During the 2016 show, Bear stripped off as part of a segment on modelling. Both he and Nolan modelled in their underwear live on television. The footage remained on the BBC website up to publication. Bear last week was ordered to pay more than £200,000 in compensation to his victim, ex-girlfriend Georgia Harrison.
It stated the outcome of the disciplinary process “has been managed internally”. “While the specific outcome of the process is private and confidential to Stephen, I can confirm that appropriate action has been taken,” the document said.
The investigation into the circulation of the images, and the bullying claims, are known to have been addressed in some way by the BBC.
Multiple sources, speaking with inside knowledge, have confirmed Nolan's outsized ability to drive in a certain direction the conversation on crucial and sensitive debates and his huge influence within the BBC.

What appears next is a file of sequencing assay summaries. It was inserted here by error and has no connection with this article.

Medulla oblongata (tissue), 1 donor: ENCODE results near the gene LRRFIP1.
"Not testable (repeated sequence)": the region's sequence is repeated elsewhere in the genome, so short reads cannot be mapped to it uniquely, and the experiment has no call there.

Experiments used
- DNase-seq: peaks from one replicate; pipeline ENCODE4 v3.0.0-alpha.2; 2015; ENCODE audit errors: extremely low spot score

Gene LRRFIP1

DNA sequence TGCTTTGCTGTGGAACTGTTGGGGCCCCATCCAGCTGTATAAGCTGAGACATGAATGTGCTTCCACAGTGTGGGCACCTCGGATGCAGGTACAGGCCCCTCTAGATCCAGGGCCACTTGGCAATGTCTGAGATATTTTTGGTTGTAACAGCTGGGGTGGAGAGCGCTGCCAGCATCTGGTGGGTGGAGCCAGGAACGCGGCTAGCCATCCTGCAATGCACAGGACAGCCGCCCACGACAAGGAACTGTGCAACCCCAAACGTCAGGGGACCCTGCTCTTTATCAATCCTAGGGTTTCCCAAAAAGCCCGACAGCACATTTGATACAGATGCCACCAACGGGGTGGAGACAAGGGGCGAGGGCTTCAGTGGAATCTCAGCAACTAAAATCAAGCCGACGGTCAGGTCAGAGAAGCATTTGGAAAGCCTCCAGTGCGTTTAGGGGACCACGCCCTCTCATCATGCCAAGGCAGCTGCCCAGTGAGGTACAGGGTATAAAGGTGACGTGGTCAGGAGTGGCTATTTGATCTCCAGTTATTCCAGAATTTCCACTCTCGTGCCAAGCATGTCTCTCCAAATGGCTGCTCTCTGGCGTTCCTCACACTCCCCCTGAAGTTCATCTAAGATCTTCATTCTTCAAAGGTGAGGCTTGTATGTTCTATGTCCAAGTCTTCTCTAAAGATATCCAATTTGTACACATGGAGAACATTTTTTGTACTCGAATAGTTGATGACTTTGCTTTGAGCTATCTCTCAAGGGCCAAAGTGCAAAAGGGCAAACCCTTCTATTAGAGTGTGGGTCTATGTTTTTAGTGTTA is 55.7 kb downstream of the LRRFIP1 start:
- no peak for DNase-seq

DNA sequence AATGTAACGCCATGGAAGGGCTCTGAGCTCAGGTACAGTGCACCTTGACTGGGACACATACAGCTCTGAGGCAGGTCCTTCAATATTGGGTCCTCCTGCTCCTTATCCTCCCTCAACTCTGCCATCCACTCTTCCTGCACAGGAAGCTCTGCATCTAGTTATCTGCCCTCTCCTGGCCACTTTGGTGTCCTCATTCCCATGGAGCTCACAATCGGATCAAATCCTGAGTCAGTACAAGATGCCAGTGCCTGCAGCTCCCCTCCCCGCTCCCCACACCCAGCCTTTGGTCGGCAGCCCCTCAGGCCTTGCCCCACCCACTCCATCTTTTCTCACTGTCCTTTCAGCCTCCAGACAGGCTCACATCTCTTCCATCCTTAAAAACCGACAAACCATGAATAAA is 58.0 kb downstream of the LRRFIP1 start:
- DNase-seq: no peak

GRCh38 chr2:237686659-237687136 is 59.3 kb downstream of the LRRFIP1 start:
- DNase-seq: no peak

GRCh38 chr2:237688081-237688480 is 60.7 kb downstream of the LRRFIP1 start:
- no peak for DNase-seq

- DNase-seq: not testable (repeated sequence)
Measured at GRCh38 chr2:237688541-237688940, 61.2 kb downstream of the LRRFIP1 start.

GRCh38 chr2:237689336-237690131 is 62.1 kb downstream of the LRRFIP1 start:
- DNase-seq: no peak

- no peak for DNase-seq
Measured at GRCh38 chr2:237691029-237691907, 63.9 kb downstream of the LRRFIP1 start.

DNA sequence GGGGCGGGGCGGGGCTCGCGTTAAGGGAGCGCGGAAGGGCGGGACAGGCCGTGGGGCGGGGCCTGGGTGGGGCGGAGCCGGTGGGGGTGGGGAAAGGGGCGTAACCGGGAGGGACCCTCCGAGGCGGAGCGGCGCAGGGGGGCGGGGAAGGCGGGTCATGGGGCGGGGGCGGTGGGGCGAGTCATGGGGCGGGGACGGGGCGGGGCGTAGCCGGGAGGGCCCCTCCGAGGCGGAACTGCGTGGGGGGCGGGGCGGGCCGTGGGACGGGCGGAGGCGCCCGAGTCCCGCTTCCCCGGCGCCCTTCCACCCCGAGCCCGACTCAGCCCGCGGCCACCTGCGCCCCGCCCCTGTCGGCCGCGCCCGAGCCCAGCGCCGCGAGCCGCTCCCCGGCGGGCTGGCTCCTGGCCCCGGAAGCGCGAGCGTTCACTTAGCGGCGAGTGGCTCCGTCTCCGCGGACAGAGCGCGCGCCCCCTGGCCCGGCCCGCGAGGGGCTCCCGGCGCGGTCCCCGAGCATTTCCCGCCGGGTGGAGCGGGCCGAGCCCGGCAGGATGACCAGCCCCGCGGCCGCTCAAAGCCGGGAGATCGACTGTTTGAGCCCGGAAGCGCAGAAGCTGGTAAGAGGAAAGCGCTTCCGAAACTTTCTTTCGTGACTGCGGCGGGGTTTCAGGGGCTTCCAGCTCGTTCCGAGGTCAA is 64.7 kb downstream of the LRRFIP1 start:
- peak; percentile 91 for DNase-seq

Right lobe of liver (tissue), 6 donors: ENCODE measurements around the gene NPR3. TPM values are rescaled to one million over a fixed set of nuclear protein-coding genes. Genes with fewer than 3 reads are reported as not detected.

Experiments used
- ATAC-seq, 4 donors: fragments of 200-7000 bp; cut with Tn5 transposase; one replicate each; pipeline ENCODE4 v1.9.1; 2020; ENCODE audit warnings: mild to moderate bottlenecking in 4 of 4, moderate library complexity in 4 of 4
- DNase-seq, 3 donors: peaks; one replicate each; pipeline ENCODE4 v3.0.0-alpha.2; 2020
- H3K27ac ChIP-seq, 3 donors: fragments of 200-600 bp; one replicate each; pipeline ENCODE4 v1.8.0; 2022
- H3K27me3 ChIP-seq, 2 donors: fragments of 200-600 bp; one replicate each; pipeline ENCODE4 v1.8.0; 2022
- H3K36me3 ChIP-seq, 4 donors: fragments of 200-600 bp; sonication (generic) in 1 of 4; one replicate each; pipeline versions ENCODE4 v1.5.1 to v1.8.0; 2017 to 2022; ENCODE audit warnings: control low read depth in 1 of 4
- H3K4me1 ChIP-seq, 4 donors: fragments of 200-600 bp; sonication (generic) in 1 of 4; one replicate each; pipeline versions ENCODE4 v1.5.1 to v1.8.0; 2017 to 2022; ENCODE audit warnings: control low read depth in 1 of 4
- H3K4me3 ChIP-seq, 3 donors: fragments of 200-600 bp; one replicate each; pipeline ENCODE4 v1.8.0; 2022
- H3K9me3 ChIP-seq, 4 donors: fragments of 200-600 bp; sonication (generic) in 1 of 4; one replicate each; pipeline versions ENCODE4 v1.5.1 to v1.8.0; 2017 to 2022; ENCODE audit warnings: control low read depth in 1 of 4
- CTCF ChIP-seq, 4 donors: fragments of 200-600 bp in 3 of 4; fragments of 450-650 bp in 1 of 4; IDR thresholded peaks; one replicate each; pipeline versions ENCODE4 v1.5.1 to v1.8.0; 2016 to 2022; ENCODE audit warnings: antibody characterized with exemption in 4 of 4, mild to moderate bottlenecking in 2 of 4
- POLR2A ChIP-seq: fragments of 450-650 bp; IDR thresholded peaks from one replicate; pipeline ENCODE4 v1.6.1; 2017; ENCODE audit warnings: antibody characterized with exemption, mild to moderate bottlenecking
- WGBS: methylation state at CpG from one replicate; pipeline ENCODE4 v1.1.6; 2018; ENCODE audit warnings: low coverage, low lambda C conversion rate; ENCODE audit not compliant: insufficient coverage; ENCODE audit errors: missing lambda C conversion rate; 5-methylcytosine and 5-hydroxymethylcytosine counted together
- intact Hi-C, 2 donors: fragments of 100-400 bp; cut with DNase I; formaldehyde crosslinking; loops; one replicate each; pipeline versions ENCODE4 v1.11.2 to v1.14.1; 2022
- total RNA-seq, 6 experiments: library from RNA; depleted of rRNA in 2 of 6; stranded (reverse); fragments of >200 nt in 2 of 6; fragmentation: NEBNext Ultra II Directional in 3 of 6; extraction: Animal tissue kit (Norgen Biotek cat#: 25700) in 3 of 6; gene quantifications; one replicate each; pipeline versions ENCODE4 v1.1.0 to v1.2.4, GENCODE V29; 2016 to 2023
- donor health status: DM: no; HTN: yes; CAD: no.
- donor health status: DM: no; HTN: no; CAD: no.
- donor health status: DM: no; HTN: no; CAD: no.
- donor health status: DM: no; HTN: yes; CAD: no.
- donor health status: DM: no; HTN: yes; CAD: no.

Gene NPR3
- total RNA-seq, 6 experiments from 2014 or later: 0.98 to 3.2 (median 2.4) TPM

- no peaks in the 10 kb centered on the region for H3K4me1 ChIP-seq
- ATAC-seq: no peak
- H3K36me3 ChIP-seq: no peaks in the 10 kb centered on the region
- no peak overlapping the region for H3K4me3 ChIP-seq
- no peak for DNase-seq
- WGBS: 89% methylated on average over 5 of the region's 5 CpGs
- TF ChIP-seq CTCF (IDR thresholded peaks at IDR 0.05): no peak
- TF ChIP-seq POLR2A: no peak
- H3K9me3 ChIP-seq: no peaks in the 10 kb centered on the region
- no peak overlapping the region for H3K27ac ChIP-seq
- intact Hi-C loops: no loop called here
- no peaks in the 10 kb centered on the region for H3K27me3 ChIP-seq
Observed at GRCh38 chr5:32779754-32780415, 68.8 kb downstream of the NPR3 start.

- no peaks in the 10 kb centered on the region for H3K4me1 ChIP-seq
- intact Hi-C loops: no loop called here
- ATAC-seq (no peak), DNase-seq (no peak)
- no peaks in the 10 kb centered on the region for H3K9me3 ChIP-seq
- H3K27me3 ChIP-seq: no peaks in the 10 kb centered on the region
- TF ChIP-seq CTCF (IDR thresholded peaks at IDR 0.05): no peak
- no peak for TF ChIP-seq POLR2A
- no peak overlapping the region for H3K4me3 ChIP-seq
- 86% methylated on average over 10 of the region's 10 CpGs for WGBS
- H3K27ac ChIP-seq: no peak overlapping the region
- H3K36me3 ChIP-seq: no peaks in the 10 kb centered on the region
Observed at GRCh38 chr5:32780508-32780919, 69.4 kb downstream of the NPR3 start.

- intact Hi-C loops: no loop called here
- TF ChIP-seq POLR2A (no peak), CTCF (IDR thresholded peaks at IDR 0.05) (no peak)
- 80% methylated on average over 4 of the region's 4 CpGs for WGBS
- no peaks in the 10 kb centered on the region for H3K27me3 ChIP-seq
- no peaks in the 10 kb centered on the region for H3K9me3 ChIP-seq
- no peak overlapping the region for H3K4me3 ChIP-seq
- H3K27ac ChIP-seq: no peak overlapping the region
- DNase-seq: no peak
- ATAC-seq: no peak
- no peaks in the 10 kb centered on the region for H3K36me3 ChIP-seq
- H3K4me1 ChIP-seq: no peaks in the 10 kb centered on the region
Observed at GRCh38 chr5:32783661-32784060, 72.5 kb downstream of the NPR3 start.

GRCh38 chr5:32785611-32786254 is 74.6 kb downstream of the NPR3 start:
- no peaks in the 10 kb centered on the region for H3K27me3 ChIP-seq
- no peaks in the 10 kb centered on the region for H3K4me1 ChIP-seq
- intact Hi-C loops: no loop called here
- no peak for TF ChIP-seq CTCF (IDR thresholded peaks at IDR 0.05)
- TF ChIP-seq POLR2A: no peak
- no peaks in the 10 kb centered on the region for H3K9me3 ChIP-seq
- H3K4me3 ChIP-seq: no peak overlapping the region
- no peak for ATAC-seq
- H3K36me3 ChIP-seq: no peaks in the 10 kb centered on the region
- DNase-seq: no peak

Messages and testimony do reveal one codename in the office was "ra ra", described by sources to mean delivering a row on a show.
Nolan Live had what was referred to a "bear pit" in the audience. Junior members of the radio show staff would be placed in the audience to relay to the production team if they spotted "someone feisty".
Questions have also circulated for some time over the frequency of certain guests. Notably, TUV leader Jim Allister has been on 13 times in the first half of this year, jointly second only to Ulster Unionist leader Doug Beattie. Sinn Fein has boycotted for some time while the SDLP began one in March.
Jamie Bryson, who has never been elected, has also appeared on the show, including once when he was introduced by Nolan as “a loyalist linked to the East Belfast UVF”.
"The BBC is confident in how we are introducing you,” Nolan replied.
But messages from before that exchange appear to show a friendly relationship.
In exchanges in July 2017 ahead of the 12th that year reveal Nolan was in touch with Bryson, describing him in one message as "my wee mate Jamie".